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The pros and cons of the 'meat in the sandwich'

The pros and cons of the 'meat in the sandwich'

I was interested to see Dell recently announce the appointment of Simms International as its distributor in New Zealand.

Since day one, Dell has made its direct model a key point of differentiation, so if you’re looking for evidence that the IT industry “ain’t what it used to be” you couldn’t find better than that.

From a vendor’s perspective, a channel-based model is both an asset and a liability. The major pluses are fairly obvious and inherently interlinked: a larger sales force equals increased market awareness and penetration, which leads to increased sales. But there are downsides for the vendor, too. For example, profit margins are lower and reduced control of the sales force can lead to potential customer experience issues.

There are three important “levers” a vendor will take into consideration when evaluating which channel model suits them best: profitability, control of the customer experience and market share. History would indicate that it is difficult (if not impossible) to have all three on a long-term basis.

Apple’s “Apple Store” channel is 100 percent direct and it maximises profitability and control over the customer experience, however it is difficult and very expensive to scale out so it probably wouldn’t drive market share. Up until recently, Dell’s model was fairly similar in that it was direct and maximised profitability and control over the customer experience. However, the company has obviously found that it is not perfect and I suspect their recent moves are intended to drive market share. This contrasts with Microsoft’s channel model, which is successful when it comes to market share and profitability, but which is certainly not problem-free when it comes to customer experience.

While I am on the subject of Microsoft, I am of the opinion its channel is its second biggest asset (after its software IP). I don’t think I would be talking out of school to say that local managing director Kevin Ackhurst and his leadership team are very focused on the health of the local channel and ensuring it remains capable of delivering for Microsoft now and in the future.

Having said that, Microsoft is dealing with a very different environment to that which existed when I first started with the company. Just prior to leaving a reseller to join Microsoft New Zealand in 1997, most of my customers were buying fully packaged product and the margins were spectacular to say the least. $1200 for a copy of Office Professional was about the going rate and, if I recall correctly, the reseller was making around 40 percent margin on each and every copy.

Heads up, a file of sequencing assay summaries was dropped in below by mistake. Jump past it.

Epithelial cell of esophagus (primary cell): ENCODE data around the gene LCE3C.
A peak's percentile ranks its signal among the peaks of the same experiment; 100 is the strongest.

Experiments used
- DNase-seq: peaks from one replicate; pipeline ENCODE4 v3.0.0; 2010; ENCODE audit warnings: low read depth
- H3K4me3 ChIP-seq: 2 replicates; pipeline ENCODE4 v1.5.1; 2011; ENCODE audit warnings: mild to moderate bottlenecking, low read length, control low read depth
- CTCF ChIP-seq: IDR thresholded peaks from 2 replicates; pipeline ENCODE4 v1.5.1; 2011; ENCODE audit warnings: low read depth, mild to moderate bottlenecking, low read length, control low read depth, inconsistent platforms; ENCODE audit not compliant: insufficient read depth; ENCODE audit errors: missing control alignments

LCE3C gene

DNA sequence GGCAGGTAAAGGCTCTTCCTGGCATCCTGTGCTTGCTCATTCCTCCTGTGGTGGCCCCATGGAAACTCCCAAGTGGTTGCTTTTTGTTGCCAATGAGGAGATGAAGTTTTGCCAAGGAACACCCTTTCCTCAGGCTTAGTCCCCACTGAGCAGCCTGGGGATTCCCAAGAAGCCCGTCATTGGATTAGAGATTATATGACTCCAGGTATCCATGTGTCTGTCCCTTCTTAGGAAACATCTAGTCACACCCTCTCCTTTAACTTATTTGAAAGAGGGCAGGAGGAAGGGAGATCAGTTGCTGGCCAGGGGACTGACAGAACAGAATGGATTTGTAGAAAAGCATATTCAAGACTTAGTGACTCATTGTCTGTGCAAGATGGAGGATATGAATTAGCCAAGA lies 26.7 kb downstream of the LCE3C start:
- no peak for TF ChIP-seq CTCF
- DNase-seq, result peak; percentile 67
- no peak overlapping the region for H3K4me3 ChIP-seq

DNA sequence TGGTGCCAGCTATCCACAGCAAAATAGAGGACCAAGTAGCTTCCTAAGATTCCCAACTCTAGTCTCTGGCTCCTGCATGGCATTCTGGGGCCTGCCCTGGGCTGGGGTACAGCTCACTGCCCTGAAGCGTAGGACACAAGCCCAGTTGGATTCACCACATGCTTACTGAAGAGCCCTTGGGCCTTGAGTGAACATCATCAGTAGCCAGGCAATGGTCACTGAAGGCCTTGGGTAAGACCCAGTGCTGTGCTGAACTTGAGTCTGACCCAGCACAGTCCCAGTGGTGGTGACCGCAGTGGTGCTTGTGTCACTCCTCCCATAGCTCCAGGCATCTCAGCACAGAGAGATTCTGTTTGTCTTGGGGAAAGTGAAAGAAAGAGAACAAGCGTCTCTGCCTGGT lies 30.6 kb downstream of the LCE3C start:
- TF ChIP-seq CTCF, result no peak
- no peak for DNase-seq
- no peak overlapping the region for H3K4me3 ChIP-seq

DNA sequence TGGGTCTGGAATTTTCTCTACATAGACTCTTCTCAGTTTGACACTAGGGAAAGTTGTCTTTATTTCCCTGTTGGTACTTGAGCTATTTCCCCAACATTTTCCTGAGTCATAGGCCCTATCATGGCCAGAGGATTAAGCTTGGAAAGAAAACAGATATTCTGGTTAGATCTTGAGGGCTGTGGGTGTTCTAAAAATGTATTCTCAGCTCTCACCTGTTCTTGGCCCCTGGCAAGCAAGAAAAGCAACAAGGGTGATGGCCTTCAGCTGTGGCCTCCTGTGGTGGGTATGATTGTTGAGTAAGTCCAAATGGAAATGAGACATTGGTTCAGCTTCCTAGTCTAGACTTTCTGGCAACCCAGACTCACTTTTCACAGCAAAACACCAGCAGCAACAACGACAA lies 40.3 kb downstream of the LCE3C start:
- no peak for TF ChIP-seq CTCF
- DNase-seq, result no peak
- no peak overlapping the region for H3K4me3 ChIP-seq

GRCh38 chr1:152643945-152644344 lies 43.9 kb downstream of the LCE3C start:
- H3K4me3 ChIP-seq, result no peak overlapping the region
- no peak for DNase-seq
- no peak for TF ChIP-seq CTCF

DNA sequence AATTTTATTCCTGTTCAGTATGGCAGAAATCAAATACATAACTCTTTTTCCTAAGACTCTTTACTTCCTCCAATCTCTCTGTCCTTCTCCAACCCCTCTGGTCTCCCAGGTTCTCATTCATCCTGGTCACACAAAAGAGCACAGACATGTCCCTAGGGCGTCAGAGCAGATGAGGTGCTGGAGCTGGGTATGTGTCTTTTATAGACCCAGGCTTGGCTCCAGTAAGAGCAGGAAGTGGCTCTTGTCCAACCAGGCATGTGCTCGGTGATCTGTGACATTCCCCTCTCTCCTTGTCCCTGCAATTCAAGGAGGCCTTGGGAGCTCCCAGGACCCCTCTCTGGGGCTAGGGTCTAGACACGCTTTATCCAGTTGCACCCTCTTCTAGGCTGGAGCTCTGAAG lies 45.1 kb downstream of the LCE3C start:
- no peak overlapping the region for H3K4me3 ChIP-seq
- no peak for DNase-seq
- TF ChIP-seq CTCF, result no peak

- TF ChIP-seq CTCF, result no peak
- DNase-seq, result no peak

Contrast that with the situation today where the average selling price of a copy of Office is probably closer to $500 and the margin is more like 10 percent and you’re looking at a 90 percent decrease in margin. That is a massive amount of profit to remove from the channel economy and, given that margin pays the mortgage, I suspect it is one of the reasons Microsoft and other vendors aren’t necessarily as “top of mind” with some resellers as they perhaps once were.

In case you haven’t figured it out yet, resellers are very much the meat in the sandwich in the vendor/customer relationship. It is a very safe bet that vendors will be continually changing and fine-tuning their channel models and it is equally safe to say channel economics will be as volatile over the next decade as they were over the last.

There will always be a lot of churn in reseller land - these constant changes almost guarantee it - but the fact that the vast majority of resellers are able to adapt to an environment of near-constant change is a testament to their tenacity and agility.

Brett Roberts is Microsoft NZ’s former CTO and director of innovation, and has spent 25 years in technology, sales and marketing roles. He is also a blogger http://blog.brettroberts.com and a tweeter http://twitter.com/brettroberts


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